If you lie in court what can happen

Asked over 4 years ago - Canada, KY

if you killed someone and then in court you lied about what happened, what can the judge do?

Attorney answers (2)

  1. Royce Brent Bishop

    Contributor Level 16

    Answered . What is going on with all the questions from Canada, KY? I think everyone found out about avvo! Perjury is a big no no. The worst things about it is that it happened right there in court and its recorded and the judge witnessed it. So there is really nothing a prosecutor (commonwealth attorney) has to prove--or it is very easy to prove. Also an attorney can not allow you to testify in court as a witness if he KNOWS you are going to lie, then the attorney could get into trouble also. But if you were convicted or plead guilty to a murder charge, then a perjury charge probably would not be a big deal compared to the murder charge. This is a situation where someone charged with murder should NOT go to the witneess stand and testify and plead the 5th Ammendment instead. Please click on the website it does not cost anything, Thank you.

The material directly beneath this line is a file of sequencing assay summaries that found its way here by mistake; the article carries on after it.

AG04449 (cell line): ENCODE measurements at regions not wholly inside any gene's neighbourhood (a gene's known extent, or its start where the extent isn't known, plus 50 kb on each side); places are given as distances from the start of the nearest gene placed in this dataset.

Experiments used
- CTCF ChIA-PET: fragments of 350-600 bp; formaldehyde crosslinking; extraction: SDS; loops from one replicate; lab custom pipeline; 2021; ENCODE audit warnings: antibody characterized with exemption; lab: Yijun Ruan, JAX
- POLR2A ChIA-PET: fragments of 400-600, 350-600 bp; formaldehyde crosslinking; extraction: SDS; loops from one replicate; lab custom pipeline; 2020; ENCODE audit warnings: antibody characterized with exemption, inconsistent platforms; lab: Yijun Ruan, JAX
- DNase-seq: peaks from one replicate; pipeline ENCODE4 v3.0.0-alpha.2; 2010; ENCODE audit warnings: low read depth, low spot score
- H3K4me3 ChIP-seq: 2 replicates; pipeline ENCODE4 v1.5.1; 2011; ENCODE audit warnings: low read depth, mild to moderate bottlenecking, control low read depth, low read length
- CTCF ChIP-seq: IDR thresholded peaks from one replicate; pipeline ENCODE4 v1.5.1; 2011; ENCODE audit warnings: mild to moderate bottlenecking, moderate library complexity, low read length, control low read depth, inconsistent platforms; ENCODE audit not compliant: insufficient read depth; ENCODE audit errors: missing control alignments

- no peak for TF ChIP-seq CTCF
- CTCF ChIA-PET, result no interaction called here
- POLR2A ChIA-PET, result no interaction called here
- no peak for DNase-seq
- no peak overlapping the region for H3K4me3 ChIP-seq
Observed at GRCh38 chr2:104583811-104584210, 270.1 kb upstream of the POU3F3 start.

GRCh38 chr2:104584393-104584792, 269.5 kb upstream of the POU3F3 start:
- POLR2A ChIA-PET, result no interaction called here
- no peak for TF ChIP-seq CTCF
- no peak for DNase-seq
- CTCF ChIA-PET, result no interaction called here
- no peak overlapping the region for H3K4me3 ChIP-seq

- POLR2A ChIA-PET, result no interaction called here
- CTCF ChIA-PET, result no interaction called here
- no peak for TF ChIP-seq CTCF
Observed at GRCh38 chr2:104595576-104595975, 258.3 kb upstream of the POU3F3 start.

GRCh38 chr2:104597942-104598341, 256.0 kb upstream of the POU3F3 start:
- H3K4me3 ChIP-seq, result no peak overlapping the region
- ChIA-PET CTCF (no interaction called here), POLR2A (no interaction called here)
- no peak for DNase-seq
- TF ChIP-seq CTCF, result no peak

2. Arturo Corso

    Contributor Level 12

    Answered . This is a very serious matter. You should be careful what you write on a public website. I advise you to consult a skilled attorney immediately. Generally speaking, a lie told in court under oath is called Perjury. Perjury is a felony offense punishable by more than one year in prison. If your lie is discovered, you could be arrested and prosectued -- even if your lie resulted in your being acquitted of another crime. If your lie was detected, even if unproven, and you were convicted of another offense, the sentencing judge could give you a more severe punishment because you lied in court. In federal courts, a lie often results in an additional charge of obstruction of justice, which can also raise the penalty for any underlying accusation. Most importantly, if you have lied in court about causing another person's death, and the prosecution of the case involving the death is a criminal or civil matter, you risk now being convicted of or otherwise responsible for causing the death. Govern yourself accordingly.

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